Wednesday, May 12, 2010

Supreme Court upholds OBC quota in panchayat elections

The Supreme Court on Tuesday upheld the validity of reservation for SCs, STs, women and backward classes (OBCs) in panchayat elections but said quota in local self-government should be for a much shorter period than that for jobs and admissions to educational institutions.

It also upheld reservation of the posts of chairperson of panchayats in favour of SC, ST, women and OBC candidates in rotation.However, in reserving seats in panchayat elections for SC, ST and OBC candidates, the quantum of quota cannot breach the 50% limit, ruled a five-judge constitution Bench comprising Chief Justice K G Balakrishnan and Justices R V Raveendran, D K Jain, P Sathasivam and J M Panchal.
“The upper ceiling of 50% vertical reservation in favour of SC/ST/OBCs should not be breached in the context of local self-government. Exceptions can only be made in order to safeguard the interests of STs in the matter of their representation in panchayats located in scheduled areas,” said the CJI, who authored the 70-page unanimous judgment.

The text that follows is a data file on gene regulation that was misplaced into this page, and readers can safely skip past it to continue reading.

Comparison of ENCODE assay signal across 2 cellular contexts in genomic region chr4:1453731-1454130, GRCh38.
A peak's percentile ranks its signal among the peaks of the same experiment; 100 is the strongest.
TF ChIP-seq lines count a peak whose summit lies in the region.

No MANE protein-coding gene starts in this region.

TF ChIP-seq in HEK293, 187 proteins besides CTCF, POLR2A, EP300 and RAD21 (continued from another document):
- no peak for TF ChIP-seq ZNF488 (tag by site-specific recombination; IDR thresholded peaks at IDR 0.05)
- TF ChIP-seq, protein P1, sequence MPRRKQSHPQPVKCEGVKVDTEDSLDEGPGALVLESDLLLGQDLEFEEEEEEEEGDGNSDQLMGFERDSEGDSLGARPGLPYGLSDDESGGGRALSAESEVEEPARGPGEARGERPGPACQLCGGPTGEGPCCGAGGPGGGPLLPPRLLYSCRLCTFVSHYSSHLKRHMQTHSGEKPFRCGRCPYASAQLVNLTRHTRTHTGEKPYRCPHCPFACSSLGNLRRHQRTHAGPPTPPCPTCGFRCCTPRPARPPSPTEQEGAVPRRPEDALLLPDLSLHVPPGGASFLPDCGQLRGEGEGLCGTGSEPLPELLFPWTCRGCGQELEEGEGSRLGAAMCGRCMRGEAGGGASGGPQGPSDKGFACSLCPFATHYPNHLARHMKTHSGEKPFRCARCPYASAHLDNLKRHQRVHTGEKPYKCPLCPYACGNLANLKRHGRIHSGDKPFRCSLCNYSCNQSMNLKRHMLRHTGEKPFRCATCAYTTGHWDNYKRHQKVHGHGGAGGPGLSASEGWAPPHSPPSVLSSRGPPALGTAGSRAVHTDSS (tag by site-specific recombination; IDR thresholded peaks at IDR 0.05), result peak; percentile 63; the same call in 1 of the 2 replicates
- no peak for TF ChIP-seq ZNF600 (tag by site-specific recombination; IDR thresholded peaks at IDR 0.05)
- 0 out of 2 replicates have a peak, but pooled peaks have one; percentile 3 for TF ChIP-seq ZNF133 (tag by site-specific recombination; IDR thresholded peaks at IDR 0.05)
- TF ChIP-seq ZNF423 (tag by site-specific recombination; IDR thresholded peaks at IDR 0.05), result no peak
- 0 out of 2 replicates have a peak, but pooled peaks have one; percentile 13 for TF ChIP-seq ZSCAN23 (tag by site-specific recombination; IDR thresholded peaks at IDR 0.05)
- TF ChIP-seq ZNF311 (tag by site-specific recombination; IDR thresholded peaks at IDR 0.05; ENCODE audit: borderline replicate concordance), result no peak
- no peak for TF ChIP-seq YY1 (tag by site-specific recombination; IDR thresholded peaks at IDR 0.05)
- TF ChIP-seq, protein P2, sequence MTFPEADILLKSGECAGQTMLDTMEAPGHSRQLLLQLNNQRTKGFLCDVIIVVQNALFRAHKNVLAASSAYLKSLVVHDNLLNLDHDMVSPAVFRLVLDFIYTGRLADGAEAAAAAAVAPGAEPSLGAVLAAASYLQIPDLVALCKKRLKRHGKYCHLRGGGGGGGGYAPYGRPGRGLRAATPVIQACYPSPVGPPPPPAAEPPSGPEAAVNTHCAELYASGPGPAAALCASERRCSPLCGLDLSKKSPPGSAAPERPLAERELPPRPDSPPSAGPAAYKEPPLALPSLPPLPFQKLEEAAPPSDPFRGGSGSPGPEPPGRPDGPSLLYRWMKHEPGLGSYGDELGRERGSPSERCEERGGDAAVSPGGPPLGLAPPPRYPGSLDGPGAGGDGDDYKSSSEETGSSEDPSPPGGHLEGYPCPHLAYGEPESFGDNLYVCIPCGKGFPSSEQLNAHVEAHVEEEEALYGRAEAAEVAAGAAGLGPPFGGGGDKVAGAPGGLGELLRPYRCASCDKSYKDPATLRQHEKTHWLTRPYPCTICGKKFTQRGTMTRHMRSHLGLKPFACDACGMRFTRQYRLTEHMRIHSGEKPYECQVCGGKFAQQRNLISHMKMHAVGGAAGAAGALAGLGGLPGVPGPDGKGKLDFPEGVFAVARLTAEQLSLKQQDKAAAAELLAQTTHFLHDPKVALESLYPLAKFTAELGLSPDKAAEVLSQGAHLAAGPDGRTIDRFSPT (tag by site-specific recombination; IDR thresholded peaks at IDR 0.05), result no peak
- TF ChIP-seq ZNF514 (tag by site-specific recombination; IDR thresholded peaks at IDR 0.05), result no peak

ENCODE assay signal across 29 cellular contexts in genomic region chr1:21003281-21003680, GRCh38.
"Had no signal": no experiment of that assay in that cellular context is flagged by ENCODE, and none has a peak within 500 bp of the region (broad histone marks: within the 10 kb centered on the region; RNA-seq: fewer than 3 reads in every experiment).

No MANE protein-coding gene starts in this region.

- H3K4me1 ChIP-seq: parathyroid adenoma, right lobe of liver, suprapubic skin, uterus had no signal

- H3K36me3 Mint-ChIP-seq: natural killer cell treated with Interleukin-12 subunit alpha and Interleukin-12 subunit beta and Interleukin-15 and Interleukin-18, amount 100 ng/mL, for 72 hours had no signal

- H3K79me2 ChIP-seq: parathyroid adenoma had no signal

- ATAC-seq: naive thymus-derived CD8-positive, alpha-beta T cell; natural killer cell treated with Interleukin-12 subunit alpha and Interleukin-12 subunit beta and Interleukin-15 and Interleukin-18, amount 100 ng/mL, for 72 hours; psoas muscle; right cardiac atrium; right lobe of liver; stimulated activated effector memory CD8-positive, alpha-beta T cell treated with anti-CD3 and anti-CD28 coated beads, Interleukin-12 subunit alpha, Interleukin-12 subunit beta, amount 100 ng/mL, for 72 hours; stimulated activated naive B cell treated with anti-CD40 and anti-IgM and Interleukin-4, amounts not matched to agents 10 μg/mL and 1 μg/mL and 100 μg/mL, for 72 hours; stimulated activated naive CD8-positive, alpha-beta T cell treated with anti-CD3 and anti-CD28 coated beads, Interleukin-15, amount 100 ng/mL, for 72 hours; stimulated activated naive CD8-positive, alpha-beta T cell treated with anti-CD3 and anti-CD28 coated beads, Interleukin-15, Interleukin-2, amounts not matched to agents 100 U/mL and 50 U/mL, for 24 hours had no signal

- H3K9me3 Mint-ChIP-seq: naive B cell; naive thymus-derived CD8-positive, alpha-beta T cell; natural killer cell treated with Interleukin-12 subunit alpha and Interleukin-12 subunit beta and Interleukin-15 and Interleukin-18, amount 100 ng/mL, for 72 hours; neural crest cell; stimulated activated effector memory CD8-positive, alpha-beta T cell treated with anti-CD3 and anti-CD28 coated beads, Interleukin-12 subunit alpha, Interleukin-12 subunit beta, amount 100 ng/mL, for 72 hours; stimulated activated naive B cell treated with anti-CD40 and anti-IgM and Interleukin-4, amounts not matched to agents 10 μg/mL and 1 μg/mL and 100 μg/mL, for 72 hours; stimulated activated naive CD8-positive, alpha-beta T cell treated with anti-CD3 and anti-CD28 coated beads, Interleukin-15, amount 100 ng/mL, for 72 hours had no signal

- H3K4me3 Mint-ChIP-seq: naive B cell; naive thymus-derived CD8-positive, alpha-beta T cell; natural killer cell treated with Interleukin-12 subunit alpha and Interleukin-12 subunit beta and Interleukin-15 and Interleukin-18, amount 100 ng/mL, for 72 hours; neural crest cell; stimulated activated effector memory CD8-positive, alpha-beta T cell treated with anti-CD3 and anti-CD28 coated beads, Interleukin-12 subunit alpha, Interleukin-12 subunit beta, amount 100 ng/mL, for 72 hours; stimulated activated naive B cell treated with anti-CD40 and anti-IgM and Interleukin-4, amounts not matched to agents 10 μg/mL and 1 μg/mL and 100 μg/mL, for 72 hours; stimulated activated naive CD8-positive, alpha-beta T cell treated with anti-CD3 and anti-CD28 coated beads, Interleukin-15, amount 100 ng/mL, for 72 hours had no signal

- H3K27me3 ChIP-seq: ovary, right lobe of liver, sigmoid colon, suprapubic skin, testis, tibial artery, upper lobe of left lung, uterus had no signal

Though the apex court upheld the reservation in local selfgovernment, it did sound a caution for the legislature. “The nature and purpose of reservation in the context of local self-government is considerably different from that of higher education and public employment,” it said. Holding it to be distinct from the reservation scheme practised in jobs and educational institutions, the Bench said the same logic could not be applied while furthering quota in local self-government.
“Even when made, they need not be for a period corresponding to the period of reservation for the purposes of Articles 15(4) and (16(4), but can be much shorter,” the apex court said.
In the absence of empirical data about the OBC population, the constitution Bench expressed its inability to decide whether the quantum of reservation for backward classes in local self-government was valid or not.“The onus is on the executive to conduct a rigorous investigation into the patterns of backwardness that act as barriers to political participation which are indeed quite different from the patterns of disadvantages in the matters of access to education and employment,” the Bench said.

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